DAILY CATHOLIC    WEDNESDAY     October 27, 1999     vol. 10, no. 205

NEWS & VIEWS
from a CATHOLIC perspective

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"WE, THE YOUNG OVER 65 ... "

John Paul II's Letter to Elderly

        VATICAN CITY, OCT 26 (ZENIT).- Totally unexpectedly, John Paul II put pen to paper and wrote a Letter to the Elderly. This is a unique document in papal history, Vatican spokesman Joaquin Navarro-Valls explained, at the opening of a press conference this morning; the Pope "has put much that is personal," in this Letter. On paper, is the heart and mind of an older person, but the spirit of youth. The text is full of personal touches: "As an older person myself, I have felt the desire to engage in a conversation with you." The letter explains how the third and fourth age can be an extraordinary time for the life of persons and the world, if lived in the light of faith. A dimension that offers new horizons toward the end of life.

        International Year of Elderly "I am 67 and I thank the Holy Father for this letter full of hope and meditation," Cardinal James Francis Stafford, president of the Pontifical Council for the Laity, said, when meeting with the press to publish the papal text.

        "With this letter, the Holy Father makes his 'first hand,' authoritative and affectionate contribution on the real meaning of old age, to this International Year of the Elderly, proclaimed by the United Nations as a preamble to the Jubilee. The end of life is full of color, if seen in the unending light of Christ," the U.S. Cardinal said. It is not accidental, that "the Holy Father concludes with good wishes for life," giving the elderly "the necessary push to continue on the road of life with hope," Cardinal Stafford said.

        Very Personal Testimony Polish Archbishop Stanislaw Rylko, secretary of the Pontifical Council for the Laity, explained that "the letter is striking testimony of the way the Pope lives and faces problems related to this stage of life. The Pope lives his old age with great naturalness. He is not afraid to show the limitations and frailty of age in front of everyone. He does nothing to camouflage them. When speaking to youth, he is not reluctant to admit "I am an old priest ... but service to the Gospel is not a matter of age." Thus, he continues to fulfill his mission as Peter's successor, looking far ahead, with the enthusiasm of the only incorruptible youth -- that of the spirit -- that this Pope maintains intact. Precisely in this letter, John Paul II speaks about this liberty of the spirit, describing it in relation to openness to the Absolute, as "the human spirit is always young, when it lives oriented to eternity."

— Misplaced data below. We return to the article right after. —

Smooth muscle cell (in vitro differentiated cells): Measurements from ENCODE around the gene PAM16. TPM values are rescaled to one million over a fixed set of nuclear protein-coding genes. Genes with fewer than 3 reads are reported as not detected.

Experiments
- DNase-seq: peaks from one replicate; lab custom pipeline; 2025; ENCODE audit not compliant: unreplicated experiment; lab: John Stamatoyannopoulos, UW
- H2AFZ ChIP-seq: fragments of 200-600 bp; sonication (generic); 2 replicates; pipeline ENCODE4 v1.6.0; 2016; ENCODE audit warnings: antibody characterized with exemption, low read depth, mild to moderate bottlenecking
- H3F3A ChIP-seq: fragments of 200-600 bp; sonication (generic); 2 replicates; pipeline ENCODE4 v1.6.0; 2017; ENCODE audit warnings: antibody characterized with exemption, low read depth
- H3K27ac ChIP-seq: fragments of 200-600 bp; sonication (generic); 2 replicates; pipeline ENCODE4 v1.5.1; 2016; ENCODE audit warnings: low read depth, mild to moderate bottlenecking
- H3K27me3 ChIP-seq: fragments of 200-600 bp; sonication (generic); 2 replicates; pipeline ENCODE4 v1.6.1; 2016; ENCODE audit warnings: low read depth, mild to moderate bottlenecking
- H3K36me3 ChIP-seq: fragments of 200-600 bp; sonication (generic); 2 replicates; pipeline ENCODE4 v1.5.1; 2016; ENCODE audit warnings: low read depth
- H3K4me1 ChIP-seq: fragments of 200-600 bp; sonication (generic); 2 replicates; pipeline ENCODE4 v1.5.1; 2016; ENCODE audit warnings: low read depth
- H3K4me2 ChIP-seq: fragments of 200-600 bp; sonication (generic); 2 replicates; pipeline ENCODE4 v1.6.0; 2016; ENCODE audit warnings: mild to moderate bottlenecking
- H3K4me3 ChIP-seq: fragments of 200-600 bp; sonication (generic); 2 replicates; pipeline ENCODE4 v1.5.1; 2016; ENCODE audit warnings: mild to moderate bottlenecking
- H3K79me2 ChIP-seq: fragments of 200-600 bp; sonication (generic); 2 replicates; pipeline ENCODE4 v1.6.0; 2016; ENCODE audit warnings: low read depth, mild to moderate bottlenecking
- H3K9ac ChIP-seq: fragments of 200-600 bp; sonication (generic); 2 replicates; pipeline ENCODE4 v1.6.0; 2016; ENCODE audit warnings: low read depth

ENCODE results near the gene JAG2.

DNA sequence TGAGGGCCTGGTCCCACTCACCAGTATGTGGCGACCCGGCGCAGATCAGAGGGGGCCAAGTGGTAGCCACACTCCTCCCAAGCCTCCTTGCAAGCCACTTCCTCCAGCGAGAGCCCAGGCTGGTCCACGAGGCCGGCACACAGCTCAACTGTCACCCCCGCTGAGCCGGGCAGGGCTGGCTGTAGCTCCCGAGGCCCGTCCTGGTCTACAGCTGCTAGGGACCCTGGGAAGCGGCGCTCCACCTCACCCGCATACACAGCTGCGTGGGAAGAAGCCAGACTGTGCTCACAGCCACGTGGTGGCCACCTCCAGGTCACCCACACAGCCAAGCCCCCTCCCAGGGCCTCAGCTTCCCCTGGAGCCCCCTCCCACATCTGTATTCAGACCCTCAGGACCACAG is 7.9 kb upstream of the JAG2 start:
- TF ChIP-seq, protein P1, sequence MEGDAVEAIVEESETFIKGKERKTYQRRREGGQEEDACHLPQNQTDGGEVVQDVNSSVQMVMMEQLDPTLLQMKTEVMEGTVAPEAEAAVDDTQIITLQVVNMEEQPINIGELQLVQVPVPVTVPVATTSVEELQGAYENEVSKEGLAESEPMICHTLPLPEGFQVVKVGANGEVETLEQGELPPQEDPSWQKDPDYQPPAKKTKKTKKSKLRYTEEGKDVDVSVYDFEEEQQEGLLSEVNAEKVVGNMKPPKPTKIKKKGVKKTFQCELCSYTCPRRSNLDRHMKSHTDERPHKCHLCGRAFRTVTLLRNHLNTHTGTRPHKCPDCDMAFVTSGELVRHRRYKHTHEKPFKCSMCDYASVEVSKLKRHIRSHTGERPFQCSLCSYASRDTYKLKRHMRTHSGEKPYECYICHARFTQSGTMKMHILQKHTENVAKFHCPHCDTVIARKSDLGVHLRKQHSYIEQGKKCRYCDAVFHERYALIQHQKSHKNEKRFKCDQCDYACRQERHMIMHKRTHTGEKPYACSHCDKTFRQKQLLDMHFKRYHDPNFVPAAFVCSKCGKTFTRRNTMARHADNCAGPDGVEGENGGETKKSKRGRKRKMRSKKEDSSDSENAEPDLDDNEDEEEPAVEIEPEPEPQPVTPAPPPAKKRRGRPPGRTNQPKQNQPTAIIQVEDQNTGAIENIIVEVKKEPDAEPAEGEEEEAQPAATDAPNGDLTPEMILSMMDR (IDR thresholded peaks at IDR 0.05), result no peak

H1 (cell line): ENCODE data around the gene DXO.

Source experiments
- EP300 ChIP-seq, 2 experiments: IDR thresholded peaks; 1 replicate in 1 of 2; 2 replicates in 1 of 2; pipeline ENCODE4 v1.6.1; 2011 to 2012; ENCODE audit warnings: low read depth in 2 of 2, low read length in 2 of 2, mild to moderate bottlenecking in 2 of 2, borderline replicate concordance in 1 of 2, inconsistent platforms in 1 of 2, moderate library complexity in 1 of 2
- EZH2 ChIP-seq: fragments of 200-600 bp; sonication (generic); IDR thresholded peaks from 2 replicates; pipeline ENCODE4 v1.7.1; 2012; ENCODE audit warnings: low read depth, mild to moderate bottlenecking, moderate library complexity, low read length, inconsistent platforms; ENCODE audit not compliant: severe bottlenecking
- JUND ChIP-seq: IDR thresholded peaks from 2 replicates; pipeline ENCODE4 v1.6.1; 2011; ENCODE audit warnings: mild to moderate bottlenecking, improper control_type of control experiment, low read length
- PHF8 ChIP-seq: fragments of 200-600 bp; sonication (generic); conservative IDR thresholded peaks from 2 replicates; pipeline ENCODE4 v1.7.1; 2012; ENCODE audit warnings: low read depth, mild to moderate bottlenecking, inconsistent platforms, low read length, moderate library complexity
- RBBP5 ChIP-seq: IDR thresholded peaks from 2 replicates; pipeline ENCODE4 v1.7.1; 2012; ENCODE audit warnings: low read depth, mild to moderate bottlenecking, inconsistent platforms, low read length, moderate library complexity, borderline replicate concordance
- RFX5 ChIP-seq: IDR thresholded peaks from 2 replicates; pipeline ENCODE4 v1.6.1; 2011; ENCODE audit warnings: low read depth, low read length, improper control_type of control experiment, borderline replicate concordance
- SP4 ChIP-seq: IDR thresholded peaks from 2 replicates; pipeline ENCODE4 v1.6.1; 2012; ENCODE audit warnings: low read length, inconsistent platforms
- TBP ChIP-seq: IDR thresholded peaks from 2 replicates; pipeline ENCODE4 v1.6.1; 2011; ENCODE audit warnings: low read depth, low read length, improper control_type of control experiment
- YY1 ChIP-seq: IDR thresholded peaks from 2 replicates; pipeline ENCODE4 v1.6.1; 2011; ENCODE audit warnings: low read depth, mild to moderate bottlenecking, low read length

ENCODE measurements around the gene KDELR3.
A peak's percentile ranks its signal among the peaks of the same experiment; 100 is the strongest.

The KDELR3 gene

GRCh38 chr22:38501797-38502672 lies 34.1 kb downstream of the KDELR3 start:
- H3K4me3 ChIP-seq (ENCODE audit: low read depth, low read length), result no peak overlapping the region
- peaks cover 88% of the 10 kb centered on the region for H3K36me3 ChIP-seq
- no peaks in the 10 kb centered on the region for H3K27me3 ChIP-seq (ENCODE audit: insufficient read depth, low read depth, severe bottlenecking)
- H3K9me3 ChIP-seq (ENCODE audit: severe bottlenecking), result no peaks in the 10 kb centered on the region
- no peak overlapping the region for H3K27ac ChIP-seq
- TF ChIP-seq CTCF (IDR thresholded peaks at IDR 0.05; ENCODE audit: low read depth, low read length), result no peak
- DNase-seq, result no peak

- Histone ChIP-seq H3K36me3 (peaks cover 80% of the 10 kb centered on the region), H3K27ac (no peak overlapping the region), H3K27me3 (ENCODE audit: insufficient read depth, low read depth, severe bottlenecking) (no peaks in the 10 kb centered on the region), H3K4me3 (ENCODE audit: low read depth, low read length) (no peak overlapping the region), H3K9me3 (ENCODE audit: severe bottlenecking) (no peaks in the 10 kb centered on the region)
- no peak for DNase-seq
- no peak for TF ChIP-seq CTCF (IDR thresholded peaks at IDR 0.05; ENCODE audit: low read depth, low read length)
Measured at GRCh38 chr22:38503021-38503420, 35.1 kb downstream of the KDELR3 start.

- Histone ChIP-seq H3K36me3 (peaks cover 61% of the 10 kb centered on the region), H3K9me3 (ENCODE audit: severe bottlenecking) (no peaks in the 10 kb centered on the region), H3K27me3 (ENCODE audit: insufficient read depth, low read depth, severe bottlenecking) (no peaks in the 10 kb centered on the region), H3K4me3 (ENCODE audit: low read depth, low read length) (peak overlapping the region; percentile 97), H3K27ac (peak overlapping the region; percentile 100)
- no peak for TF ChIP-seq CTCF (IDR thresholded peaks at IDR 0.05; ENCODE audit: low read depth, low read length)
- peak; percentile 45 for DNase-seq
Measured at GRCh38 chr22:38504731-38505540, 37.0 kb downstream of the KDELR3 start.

Charm of Age "Every age has its charm and tasks," the Polish Archbishop acknowledged, and old age offers the human person a unique opportunity "to understand better the meaning of life and attain 'wisdom of heart,' without hiding the more difficult aspects of this stage of life." "Faced with the mystery of death, only faith and confident abandonment in God's hands can give serenity to old age."

        Personal Touches "I find great peace in thinking of the time when the Lord will call me: from life to life!" the Pope says, who in no way detracts from the enjoyment of this life, "but ... places the future in the hands of divine goodness."

        The Pope considers life on earth "beautiful, despite its limitations and sufferings, which ought to be lived to its very end." From the Christian perspective, "the twilight of life can be seen as a 'passage,' a bridge between one life and another, between the fragile and uncertain joy of this earth, to that fullness of joy that the Lord holds in store for his faithful servants."

        John Paul II concludes his reflection with another personal revelation. "In this spirit, dear elderly brothers and sisters, as I encourage each of you to live with serenity the years that the Lord has granted you, I feel a spontaneous desire to share fully with you my own feelings at this point of my life, after more than twenty years of ministry on the throne of Peter and as we await the arrival, now imminent, of the Third Millennium. Despite the limitations brought on by age, I continue to enjoy life. For this I thank the Lord. It is wonderful to be able to give oneself to the very end for the sake of the Kingdom of God!" ZE99102605


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October 27, 1999       volume 10, no. 205
NEWS & VIEWS

DAILY CATHOLIC

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